Books, DVDs and box sets for the music fans in your family


Certain photographs are nearly as vital to the image of rock artists as the music they make; it was true for Elvis and the Beatles and only became more so with the advent of music videos. And some images are seared in the brains of music fans after repeatedly seeing them in magazines, online and on TV. That's what makes this book such a treat. The Smithsonian put out a call a couple of years ago for music fans to submit their own photographs of legendary musicians, onstage and off, and the result is this book, featuring rare photos spanning 142 artists and more than six decades of music history. Writer Bill Bentley adds vivid bios of the artists, but it's the killer pics of Prince, Bruce Springsteen, Jack White, Aretha Franklin and Fleetwood Mac that will keep you flipping open this coffee-table tome. (DAN NAILEN)


Most of the music nerds I know enjoy discovering "new" old things as much as uncovering some hot brand-new tunes, and while Little Richard is far too famous to be "discovered" by most people, this deluxe reissue of his 60-year-old debut album remains an ear-opening experience. Album-opener "Tutti Frutti" put Little Richard on the map when the single came out, and here it's the launching point to a collection of songs that helped define rock 'n' roll — "Long Tall Sally," "She's Got It," "Ready Teddy" — and forced Americans to come to terms with some antiquated ideas about race and sexuality in the process. The first disc is a remaster of the original, and second includes a slew of alternate takes from when Little Richard recorded it in New Orleans with a crew of the Big Easy's best musicians. (DN)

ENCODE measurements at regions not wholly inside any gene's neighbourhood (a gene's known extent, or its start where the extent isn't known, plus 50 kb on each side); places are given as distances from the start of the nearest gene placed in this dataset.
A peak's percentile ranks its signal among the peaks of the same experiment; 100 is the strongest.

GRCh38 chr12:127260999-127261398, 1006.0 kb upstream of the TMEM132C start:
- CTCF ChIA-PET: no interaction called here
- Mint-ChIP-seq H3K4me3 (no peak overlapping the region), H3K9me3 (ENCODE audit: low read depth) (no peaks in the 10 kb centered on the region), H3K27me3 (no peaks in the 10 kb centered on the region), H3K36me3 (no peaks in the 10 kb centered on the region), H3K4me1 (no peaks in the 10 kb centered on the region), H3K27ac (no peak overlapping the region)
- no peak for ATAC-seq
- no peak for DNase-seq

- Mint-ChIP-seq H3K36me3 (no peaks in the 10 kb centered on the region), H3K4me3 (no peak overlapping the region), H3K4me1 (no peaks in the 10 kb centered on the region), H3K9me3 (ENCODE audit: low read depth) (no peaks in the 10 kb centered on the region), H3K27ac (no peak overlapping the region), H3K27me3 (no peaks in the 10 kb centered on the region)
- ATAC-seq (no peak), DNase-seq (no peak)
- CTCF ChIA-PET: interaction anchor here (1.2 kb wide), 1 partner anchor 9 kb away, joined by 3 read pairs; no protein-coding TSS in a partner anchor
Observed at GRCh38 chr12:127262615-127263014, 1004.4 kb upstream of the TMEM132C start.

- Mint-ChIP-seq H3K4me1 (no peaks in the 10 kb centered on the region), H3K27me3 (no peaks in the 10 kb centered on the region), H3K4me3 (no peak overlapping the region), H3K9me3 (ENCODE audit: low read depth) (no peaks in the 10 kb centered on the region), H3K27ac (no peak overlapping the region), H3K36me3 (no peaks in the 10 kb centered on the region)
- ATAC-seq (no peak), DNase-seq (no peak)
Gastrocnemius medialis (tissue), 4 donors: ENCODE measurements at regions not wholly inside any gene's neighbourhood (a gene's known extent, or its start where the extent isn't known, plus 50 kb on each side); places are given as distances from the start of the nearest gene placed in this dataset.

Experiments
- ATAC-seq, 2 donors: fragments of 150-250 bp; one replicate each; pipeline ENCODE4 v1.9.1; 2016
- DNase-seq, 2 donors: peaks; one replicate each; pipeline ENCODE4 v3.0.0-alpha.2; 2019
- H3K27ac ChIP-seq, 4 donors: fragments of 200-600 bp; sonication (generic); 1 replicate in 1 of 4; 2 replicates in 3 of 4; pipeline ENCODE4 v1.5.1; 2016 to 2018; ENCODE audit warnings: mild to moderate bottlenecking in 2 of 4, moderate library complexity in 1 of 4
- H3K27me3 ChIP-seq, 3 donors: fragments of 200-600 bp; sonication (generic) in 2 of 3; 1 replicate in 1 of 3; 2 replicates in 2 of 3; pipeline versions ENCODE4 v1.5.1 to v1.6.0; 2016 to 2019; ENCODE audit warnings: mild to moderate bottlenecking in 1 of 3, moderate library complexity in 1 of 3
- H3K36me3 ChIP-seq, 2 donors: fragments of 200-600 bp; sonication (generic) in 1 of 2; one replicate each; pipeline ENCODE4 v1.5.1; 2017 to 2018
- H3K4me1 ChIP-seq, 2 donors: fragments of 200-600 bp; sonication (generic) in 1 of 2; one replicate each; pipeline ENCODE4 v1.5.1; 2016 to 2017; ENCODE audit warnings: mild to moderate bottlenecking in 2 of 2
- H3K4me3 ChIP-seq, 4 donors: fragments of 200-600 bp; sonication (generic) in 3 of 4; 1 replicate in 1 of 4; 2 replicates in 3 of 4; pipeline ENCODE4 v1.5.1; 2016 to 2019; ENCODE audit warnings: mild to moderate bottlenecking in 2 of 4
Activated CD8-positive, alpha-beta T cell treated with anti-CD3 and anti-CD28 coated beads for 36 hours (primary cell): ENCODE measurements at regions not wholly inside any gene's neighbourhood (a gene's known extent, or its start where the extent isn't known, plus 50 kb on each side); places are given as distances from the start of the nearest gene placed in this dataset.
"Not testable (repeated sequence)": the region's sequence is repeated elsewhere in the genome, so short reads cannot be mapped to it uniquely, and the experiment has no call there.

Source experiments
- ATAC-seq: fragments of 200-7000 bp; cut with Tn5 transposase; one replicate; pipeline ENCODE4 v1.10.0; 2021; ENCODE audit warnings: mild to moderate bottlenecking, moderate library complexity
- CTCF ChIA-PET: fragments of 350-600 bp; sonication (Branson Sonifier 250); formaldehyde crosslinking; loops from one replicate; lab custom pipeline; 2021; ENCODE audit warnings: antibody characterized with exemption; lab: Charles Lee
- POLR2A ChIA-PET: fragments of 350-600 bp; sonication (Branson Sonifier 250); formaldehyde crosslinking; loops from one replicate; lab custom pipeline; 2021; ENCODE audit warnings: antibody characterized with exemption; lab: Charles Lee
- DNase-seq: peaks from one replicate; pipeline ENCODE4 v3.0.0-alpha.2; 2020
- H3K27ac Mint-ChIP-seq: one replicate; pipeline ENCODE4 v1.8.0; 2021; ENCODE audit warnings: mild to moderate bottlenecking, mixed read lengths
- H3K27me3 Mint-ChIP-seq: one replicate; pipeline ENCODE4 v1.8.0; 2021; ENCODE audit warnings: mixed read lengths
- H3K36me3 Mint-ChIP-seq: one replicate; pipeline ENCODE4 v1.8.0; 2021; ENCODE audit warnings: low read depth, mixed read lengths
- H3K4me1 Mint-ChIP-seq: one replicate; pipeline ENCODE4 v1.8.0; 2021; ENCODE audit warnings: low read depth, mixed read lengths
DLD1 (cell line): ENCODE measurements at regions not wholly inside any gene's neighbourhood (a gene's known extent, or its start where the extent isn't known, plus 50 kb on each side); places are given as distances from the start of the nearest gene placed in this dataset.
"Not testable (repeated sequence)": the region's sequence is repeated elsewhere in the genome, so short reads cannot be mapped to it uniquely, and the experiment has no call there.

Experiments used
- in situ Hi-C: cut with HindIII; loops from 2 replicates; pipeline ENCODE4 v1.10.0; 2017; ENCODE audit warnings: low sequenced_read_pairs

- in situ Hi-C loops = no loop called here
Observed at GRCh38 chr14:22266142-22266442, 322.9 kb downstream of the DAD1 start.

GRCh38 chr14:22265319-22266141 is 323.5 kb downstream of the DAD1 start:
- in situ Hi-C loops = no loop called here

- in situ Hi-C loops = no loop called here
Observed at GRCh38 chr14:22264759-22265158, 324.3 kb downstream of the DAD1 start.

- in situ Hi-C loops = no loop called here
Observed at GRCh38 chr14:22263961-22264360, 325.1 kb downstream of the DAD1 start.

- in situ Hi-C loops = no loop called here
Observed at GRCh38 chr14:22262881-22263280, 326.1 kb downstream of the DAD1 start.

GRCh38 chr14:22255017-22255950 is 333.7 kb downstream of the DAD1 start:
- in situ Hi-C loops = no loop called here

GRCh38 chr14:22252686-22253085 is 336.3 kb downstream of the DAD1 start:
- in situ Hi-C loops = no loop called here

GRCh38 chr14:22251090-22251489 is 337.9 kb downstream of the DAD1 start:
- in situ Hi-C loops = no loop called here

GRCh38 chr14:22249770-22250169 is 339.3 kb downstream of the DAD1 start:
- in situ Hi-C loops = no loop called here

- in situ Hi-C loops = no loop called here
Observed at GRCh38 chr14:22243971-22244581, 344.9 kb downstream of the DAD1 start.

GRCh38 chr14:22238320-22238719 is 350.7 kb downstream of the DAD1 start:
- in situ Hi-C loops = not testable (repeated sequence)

Director Gorman Bechard has made some winning music docs focused on older acts like the Replacements, Archers of Loaf and Grant Hart, but in this one he reveals one of American music's great young talents as she and her band work on creating her excellent 2016 album, Real. At face value, it's a great introduction to a thoughtful indie/alt-country artist's music, but Who Is Lydia Loveless? also delves into huge issues facing the music business, from piracy to sexism to mere survival as a working artist. No Depression magazine raved about the flick, saying Loveless's "engaging and reflective thoughtfulness are juxtaposed with a natural ability to throw out hilarious one-liners." Not a bad present for your twang-loving friends. (DN)


There's a "deluxe" version of this remastered 1986 metal classic that includes a book, three vinyl LPs, a cassette, two DVDs of live shows and 10 CDs including the remastered album, interviews, live shows and outtakes. That's way more Metallica than anyone but the guys' families need. For the rest of us, check out the three-CD (or digital, of course) reissue that delivers an excellent-sounding replacement to your old discs, and you can hear new details in some of the intricacies of "Welcome Home (Sanitarium)," "Battery" and the like. A disc of rough versions of the songs is good, but even better is Disc 3, a collection of live performances from the Master of Puppets tour, including some of original bassist Cliff Burton's last before his death in fall of 1986, and some of the first of his replacement Jason Newsted a couple of months later. (DN)